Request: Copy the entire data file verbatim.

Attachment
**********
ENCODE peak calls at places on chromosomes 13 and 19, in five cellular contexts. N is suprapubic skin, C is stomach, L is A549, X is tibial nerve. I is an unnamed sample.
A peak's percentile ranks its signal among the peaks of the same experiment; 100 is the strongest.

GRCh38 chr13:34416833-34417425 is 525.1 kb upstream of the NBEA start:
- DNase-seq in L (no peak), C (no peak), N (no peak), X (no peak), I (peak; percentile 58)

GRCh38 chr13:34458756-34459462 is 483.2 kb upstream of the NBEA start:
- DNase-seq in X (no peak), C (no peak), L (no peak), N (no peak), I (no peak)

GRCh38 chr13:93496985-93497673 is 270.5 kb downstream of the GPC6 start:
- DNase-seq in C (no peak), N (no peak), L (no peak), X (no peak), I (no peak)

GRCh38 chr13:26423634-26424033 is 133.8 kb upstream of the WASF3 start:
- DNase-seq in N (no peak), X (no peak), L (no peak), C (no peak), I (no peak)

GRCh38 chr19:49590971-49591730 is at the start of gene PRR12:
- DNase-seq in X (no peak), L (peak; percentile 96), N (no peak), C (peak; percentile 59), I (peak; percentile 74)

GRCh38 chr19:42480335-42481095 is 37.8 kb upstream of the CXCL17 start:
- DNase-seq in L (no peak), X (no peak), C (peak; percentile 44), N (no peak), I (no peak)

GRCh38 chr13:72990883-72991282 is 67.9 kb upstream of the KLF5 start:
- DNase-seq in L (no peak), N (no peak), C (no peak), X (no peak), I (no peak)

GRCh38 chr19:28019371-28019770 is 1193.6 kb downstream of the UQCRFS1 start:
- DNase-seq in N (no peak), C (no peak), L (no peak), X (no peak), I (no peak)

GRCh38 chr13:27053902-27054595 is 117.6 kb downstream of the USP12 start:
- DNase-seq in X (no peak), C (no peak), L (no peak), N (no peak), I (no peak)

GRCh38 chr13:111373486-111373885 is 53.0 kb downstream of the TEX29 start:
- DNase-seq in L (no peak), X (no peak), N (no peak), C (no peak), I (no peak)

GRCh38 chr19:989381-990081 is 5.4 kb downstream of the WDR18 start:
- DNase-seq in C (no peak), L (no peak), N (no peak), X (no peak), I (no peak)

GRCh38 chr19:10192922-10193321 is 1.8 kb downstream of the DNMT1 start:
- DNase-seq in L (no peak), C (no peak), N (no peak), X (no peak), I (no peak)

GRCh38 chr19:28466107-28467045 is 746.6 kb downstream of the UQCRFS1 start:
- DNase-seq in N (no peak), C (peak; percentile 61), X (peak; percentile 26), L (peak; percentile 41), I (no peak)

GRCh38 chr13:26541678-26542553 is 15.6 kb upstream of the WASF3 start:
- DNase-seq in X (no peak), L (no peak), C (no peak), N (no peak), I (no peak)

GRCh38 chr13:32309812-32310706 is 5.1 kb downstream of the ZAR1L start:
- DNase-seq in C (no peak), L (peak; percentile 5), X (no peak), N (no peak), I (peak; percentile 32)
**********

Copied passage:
ENCODE peak calls at places on chromosomes 13 and 19, in five cellular contexts. N is suprapubic skin, C is stomach, L is A549, X is tibial nerve. I is an unnamed sample.
A peak's percentile ranks its signal among the peaks of the same experiment; 100 is the strongest.

GRCh38 chr13:34416833-34417425 is 525.1 kb upstream of the NBEA start:
- DNase-seq in L (no peak), C (no peak), N (no peak), X (no peak), I (peak; percentile 58)

GRCh38 chr13:34458756-34459462 is 483.2 kb upstream of the NBEA start:
- DNase-seq in X (no peak), C (no peak), L (no peak), N (no peak), I (no peak)

GRCh38 chr13:93496985-93497673 is 270.5 kb downstream of the GPC6 start:
- DNase-seq in C (no peak), N (no peak), L (no peak), X (no peak), I (no peak)

GRCh38 chr13:26423634-26424033 is 133.8 kb upstream of the WASF3 start:
- DNase-seq in N (no peak), X (no peak), L (no peak), C (no peak), I (no peak)

GRCh38 chr19:49590971-49591730 is at the start of gene PRR12:
- DNase-seq in X (no peak), L (peak; percentile 96), N (no peak), C (peak; percentile 59), I (peak; percentile 74)

GRCh38 chr19:42480335-42481095 is 37.8 kb upstream of the CXCL17 start:
- DNase-seq in L (no peak), X (no peak), C (peak; percentile 44), N (no peak), I (no peak)

GRCh38 chr13:72990883-72991282 is 67.9 kb upstream of the KLF5 start:
- DNase-seq in L (no peak), N (no peak), C (no peak), X (no peak), I (no peak)

GRCh38 chr19:28019371-28019770 is 1193.6 kb downstream of the UQCRFS1 start:
- DNase-seq in N (no peak), C (no peak), L (no peak), X (no peak), I (no peak)

GRCh38 chr13:27053902-27054595 is 117.6 kb downstream of the USP12 start:
- DNase-seq in X (no peak), C (no peak), L (no peak), N (no peak), I (no peak)

GRCh38 chr13:111373486-111373885 is 53.0 kb downstream of the TEX29 start:
- DNase-seq in L (no peak), X (no peak), N (no peak), C (no peak), I (no peak)

GRCh38 chr19:989381-990081 is 5.4 kb downstream of the WDR18 start:
- DNase-seq in C (no peak), L (no peak), N (no peak), X (no peak), I (no peak)

GRCh38 chr19:10192922-10193321 is 1.8 kb downstream of the DNMT1 start:
- DNase-seq in L (no peak), C (no peak), N (no peak), X (no peak), I (no peak)

GRCh38 chr19:28466107-28467045 is 746.6 kb downstream of the UQCRFS1 start:
- DNase-seq in N (no peak), C (peak; percentile 61), X (peak; percentile 26), L (peak; percentile 41), I (no peak)

GRCh38 chr13:26541678-26542553 is 15.6 kb upstream of the WASF3 start:
- DNase-seq in X (no peak), L (no peak), C (no peak), N (no peak), I (no peak)

GRCh38 chr13:32309812-32310706 is 5.1 kb downstream of the ZAR1L start:
- DNase-seq in C (no peak), L (peak; percentile 5), X (no peak), N (no peak), I (peak; percentile 32)